loader from loading.io

56 - HemaCare 100-Bagger with Dan Schum

The DIY Investing Podcast

Release Date: 12/29/2019

94 - Japanese companies are worth less than American companies, All Else Equal show art 94 - Japanese companies are worth less than American companies, All Else Equal

The DIY Investing Podcast

This podcast episode outlines some key differences between Japanese culture and American culture which influence how investors should value Japan based stocks versus United States based stocks. Shareholder primacy and culture are important.

info_outline
93 - OTC Markets Business Analysis with Ralph Molina of Midstory Ventures show art 93 - OTC Markets Business Analysis with Ralph Molina of Midstory Ventures

The DIY Investing Podcast

I interviewed Ralph Molina of Midstory Ventures where we discuss a stock pick: OTC Markets. Stock Ticker: $OTCM

info_outline
92 - Discount Rates: Past, Present, and Future show art 92 - Discount Rates: Past, Present, and Future

The DIY Investing Podcast

Discount rates form the foundation for the process of stock valuation. Value investors, therefore, rationally adjust their discount rates based on their expectations for their future. Changing expectations will reduce discount rates over time.

info_outline
91 - GAAP vs non-GAAP Earnings (Amazon Deep Dive) show art 91 - GAAP vs non-GAAP Earnings (Amazon Deep Dive)

The DIY Investing Podcast

GAAP stands for "Generally Accepted Accounting Principles" and GAAP earnings represent net income available to shareholders using these accepted accounting principles. GAAP is foundational for investors trying to calculate the owner's earnings.

info_outline
90 - What is Intrinsic Value? show art 90 - What is Intrinsic Value?

The DIY Investing Podcast

Be very careful when describing an asset's "value." You need to define your terms because they matter. Intrinsic value is the Net Present Value of all future distributions of cash. (Not the NPV of Free Cash Flow) Extrinsic value is the market value as defined by others. 

info_outline
89 - All Securities are owned at all times (Investing First Principle) show art 89 - All Securities are owned at all times (Investing First Principle)

The DIY Investing Podcast

Every security or financial asset MUST be owned by someone at all times until that security is retired. This holds true for stocks, bonds, cash in the bank, QE, and any other similar financial asset. This is an investing first principle. First-principles are useful for investors seeking to develop investing strategies from the ground up. 

info_outline
88 - Satisficing: Why you should avoid attempting to maximize your portfolio returns show art 88 - Satisficing: Why you should avoid attempting to maximize your portfolio returns

The DIY Investing Podcast

Satisficing is defined as accepting an available option as satisfactory. This mental model is useful because consumers use it instead of optimizing for every purchase. Investors can learn from this behavior to improve their portfolio and investing strategy.

info_outline
87 - Cost of Growth Valuation and Asset / Earnings Equivalence show art 87 - Cost of Growth Valuation and Asset / Earnings Equivalence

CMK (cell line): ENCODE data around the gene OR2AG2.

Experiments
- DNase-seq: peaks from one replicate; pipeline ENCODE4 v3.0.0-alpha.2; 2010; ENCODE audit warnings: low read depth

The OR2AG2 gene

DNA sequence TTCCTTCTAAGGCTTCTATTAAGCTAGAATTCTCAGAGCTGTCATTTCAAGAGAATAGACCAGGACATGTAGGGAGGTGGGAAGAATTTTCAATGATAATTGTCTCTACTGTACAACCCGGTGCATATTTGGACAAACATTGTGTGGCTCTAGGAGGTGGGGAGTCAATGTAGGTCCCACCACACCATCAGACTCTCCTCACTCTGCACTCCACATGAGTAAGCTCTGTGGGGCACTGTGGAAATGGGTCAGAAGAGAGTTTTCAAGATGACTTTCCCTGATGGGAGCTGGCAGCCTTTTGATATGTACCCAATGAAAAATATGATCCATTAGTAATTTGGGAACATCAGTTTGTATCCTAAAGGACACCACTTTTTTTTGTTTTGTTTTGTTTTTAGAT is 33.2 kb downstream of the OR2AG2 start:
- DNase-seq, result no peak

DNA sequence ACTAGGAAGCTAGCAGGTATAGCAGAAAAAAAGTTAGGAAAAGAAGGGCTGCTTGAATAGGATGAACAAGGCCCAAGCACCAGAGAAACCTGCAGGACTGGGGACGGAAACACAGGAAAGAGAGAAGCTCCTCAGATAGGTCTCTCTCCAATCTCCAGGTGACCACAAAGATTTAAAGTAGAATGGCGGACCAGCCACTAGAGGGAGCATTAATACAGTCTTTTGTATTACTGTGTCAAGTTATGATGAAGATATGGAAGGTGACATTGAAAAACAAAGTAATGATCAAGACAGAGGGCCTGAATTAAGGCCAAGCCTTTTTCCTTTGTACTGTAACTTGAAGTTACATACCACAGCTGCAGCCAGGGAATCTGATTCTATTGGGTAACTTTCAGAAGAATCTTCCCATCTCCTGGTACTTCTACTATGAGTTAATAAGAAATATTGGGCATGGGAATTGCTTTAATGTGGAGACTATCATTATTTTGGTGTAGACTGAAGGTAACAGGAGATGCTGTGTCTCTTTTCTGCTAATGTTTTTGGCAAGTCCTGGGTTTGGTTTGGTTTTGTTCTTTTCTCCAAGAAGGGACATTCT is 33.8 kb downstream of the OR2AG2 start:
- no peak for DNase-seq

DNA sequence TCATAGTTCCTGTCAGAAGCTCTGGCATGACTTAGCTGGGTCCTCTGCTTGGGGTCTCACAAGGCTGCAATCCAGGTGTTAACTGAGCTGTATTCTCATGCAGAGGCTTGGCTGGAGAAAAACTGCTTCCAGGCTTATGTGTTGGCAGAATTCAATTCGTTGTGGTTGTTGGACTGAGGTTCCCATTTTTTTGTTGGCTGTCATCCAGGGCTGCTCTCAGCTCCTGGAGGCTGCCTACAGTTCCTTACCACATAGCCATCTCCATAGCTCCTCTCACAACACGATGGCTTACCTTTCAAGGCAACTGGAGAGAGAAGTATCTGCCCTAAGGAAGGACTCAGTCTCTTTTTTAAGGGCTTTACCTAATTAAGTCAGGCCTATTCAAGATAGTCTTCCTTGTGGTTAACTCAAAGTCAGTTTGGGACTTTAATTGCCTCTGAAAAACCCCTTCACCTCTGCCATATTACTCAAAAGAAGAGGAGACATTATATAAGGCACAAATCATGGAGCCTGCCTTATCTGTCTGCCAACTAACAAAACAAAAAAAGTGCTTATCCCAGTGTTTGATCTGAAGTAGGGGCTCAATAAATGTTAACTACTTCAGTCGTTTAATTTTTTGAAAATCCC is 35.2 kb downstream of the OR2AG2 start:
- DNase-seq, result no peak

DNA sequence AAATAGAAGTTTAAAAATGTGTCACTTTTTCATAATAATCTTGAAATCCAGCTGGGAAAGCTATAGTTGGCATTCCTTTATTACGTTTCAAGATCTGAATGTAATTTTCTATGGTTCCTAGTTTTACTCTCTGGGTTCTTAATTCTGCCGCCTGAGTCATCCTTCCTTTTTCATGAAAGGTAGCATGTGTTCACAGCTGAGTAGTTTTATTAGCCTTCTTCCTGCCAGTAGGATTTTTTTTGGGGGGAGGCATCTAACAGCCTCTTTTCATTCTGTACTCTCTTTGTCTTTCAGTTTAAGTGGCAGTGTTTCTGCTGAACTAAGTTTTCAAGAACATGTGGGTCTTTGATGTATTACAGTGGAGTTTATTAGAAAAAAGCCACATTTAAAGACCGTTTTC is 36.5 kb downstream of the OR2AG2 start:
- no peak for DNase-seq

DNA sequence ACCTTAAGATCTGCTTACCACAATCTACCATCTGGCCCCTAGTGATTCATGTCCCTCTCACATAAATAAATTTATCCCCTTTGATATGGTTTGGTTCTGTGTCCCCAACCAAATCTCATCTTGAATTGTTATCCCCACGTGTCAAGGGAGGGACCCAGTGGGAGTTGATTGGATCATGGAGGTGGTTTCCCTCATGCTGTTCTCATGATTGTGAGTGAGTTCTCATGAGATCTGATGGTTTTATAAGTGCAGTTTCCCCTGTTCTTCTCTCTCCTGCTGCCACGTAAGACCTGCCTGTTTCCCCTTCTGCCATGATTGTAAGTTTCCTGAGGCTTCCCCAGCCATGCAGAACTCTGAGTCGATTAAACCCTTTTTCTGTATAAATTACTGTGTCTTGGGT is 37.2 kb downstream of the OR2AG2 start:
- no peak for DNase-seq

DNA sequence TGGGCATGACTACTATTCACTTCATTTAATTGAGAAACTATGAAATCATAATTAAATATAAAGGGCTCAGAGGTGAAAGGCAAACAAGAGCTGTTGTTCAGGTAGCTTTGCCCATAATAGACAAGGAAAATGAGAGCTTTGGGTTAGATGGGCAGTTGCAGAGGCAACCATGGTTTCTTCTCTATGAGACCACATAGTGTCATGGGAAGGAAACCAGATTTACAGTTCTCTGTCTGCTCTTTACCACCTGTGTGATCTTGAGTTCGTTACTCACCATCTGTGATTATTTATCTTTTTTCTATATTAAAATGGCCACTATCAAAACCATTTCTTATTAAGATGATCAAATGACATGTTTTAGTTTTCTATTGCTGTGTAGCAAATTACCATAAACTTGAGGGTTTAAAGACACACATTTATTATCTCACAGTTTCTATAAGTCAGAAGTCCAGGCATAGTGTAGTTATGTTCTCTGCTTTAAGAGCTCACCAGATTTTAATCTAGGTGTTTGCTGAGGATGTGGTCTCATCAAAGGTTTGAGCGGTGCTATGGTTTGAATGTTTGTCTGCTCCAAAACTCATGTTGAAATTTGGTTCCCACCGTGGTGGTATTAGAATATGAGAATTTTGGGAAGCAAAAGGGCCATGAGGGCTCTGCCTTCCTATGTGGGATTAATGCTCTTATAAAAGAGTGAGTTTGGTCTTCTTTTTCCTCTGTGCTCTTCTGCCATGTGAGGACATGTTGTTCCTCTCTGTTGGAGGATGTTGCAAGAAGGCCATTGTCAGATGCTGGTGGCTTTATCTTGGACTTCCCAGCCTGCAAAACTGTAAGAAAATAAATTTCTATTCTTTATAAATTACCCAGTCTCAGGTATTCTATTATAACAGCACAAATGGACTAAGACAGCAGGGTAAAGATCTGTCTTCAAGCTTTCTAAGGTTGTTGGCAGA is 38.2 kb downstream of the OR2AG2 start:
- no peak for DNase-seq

The DIY Investing Podcast

Growth is not free for most companies. It costs something. The cost of growth valuation model takes into account return on invested capital when valuing stocks. Most companies have to retain earnings in order to grow.

info_outline
86 - The Tyranny of Backtesting: Why Backtests are harmful and counter-productive show art 86 - The Tyranny of Backtesting: Why Backtests are harmful and counter-productive

The DIY Investing Podcast

Investors use backtests in order to test whether a portfolio's asset allocation would have performed well in the past. The use of backtesting is harmful to a portfolio because it ignores uncertainty and overstates the value of empirical evidence.

info_outline
85 - Precisely Wrong, Roughly Right (DCFs) show art 85 - Precisely Wrong, Roughly Right (DCFs)

The DIY Investing Podcast

Discounted Cash Flow calculations and models provide precise estimates of intrinsic value but tend to be flawed. It is much better to improve accuracy by ignoring DCF and using a simple intrinsic value calculation like the Gordon Growth Model.

info_outline
 
More Episodes

How to connect with Dan Schum

Please review and rate the podcast

If you enjoyed this podcast and found it helpful, please consider leaving me a rating and review. Your feedback helps me to improve the podcast and grow the show's audience. 

Follow me on Twitter and YouTube

Twitter Handle: @TreyHenninger

YouTube Channel: DIY Investing

Support the Podcast on Patreon

This is a podcast supported by listeners like you. If you’d like to support this podcast and help me to continue creating great investing content, please consider becoming a Patron at DIYInvesting.org/Patron.

You can find out more information by listening to episode 11 of this podcast.

Show Outline

The full show notes for this episode are available at https://www.diyinvesting.org/Episode56

Part 1: Dan Schum's Investing Process

  • Large diversification 30-60+ stocks
  • Buy "NoNameStocks" that no one else has heard about
  • Target characteristics:
    • Left for dead companies
    • Often unprofitable
    • Dark or Deregistered from the SEC
    • A long-term chart that shows abandonment by investors

Part 2: Example Stocks

  • HemaCare Corporation $HEMA - Dan's 100 bagger in 4.5 years (From $0.25 to $25.40 buyout on the podcast recording date of 12/16/2019)
  • Clancey Systems International $CLSI - A wild ride on a shell company with no assets leading to a 1000% gain in a few months
  • Dewey Electronics $DEWY - A company that just won't die, but with hidden real estate assets worth more than the market cap.